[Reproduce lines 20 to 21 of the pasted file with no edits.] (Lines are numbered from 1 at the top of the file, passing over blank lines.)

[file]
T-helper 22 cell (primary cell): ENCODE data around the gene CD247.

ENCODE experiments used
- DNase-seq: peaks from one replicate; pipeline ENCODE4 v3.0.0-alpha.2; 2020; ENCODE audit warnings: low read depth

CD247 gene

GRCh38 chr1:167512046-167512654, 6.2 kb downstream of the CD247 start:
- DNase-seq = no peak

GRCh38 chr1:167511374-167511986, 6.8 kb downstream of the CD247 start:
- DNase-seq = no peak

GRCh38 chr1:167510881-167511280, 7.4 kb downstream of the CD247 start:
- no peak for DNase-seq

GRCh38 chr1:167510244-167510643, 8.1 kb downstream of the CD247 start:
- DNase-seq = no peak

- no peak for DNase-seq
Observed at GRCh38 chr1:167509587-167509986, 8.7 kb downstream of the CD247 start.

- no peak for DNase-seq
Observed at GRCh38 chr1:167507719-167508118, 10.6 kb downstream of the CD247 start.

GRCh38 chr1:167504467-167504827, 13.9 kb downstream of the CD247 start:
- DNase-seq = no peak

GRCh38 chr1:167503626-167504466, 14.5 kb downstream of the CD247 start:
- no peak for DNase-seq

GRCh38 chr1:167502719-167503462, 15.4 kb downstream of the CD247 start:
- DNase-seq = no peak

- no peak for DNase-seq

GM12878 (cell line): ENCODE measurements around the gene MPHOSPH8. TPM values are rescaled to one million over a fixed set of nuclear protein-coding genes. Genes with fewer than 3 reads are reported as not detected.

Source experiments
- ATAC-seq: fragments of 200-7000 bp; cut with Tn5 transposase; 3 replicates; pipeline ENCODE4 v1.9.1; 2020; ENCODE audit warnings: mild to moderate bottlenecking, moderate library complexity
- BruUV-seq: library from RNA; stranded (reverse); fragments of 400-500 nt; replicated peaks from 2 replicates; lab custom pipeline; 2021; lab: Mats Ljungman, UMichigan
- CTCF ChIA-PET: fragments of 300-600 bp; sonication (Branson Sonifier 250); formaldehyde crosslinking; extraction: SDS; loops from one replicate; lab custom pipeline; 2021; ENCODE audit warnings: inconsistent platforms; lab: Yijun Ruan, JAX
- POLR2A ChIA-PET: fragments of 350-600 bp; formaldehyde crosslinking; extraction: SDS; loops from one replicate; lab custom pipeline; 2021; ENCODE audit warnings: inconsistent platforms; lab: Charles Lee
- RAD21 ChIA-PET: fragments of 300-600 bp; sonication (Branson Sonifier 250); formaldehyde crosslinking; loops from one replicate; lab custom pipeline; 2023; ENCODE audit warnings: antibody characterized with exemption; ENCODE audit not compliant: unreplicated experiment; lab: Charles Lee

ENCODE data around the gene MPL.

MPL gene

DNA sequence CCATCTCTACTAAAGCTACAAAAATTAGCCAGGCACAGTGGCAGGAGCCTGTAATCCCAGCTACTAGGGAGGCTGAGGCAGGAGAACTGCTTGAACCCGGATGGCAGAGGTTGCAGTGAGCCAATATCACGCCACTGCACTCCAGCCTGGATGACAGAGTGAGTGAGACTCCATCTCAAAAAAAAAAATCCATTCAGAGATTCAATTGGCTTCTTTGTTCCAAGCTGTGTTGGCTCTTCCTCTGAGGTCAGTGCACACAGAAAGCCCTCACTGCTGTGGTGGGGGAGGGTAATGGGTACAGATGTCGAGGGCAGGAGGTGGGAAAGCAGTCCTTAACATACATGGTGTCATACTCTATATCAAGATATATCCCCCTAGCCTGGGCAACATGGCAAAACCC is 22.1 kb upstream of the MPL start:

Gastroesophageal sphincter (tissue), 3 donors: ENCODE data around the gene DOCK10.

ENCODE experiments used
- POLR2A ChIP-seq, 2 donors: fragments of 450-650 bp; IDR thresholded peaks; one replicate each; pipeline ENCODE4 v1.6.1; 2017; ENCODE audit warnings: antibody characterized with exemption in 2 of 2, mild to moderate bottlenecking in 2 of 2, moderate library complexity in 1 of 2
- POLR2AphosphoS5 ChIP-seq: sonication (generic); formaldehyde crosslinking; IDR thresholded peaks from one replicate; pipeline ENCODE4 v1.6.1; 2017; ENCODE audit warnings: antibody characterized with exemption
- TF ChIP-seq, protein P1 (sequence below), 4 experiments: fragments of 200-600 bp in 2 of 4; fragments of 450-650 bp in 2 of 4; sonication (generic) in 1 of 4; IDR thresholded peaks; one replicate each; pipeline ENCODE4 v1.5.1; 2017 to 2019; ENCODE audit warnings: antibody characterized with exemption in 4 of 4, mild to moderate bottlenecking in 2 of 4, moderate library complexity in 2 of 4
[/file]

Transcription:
- no peak for DNase-seq

GRCh38 chr1:167502719-167503462, 15.4 kb downstream of the CD247 start: